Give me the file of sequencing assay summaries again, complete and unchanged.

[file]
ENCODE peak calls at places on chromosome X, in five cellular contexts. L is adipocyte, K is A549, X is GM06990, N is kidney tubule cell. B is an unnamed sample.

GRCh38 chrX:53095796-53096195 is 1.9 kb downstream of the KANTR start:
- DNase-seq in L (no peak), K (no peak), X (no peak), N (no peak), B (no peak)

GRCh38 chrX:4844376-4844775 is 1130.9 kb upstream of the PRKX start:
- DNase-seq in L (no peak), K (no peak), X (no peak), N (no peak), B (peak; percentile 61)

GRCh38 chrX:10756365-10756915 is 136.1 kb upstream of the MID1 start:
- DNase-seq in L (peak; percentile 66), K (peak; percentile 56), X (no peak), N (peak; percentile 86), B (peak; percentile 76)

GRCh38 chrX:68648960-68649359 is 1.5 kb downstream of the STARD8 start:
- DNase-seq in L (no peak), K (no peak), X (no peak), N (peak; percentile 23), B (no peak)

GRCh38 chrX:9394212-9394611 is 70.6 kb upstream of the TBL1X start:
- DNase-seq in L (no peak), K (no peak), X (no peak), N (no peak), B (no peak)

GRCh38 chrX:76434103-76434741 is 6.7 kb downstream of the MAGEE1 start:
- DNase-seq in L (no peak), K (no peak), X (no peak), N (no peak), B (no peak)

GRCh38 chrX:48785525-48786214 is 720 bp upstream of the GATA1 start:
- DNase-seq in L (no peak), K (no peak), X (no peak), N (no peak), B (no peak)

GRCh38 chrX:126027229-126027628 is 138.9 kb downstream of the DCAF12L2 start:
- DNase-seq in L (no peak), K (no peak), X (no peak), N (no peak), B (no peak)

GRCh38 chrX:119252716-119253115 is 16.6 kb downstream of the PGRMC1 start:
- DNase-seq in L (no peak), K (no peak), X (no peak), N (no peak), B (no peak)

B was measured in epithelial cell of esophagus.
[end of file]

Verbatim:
ENCODE peak calls at places on chromosome X, in five cellular contexts. L is adipocyte, K is A549, X is GM06990, N is kidney tubule cell. B is an unnamed sample.

GRCh38 chrX:53095796-53096195 is 1.9 kb downstream of the KANTR start:
- DNase-seq in L (no peak), K (no peak), X (no peak), N (no peak), B (no peak)

GRCh38 chrX:4844376-4844775 is 1130.9 kb upstream of the PRKX start:
- DNase-seq in L (no peak), K (no peak), X (no peak), N (no peak), B (peak; percentile 61)

GRCh38 chrX:10756365-10756915 is 136.1 kb upstream of the MID1 start:
- DNase-seq in L (peak; percentile 66), K (peak; percentile 56), X (no peak), N (peak; percentile 86), B (peak; percentile 76)

GRCh38 chrX:68648960-68649359 is 1.5 kb downstream of the STARD8 start:
- DNase-seq in L (no peak), K (no peak), X (no peak), N (peak; percentile 23), B (no peak)

GRCh38 chrX:9394212-9394611 is 70.6 kb upstream of the TBL1X start:
- DNase-seq in L (no peak), K (no peak), X (no peak), N (no peak), B (no peak)

GRCh38 chrX:76434103-76434741 is 6.7 kb downstream of the MAGEE1 start:
- DNase-seq in L (no peak), K (no peak), X (no peak), N (no peak), B (no peak)

GRCh38 chrX:48785525-48786214 is 720 bp upstream of the GATA1 start:
- DNase-seq in L (no peak), K (no peak), X (no peak), N (no peak), B (no peak)

GRCh38 chrX:126027229-126027628 is 138.9 kb downstream of the DCAF12L2 start:
- DNase-seq in L (no peak), K (no peak), X (no peak), N (no peak), B (no peak)

GRCh38 chrX:119252716-119253115 is 16.6 kb downstream of the PGRMC1 start:
- DNase-seq in L (no peak), K (no peak), X (no peak), N (no peak), B (no peak)

B was measured in epithelial cell of esophagus.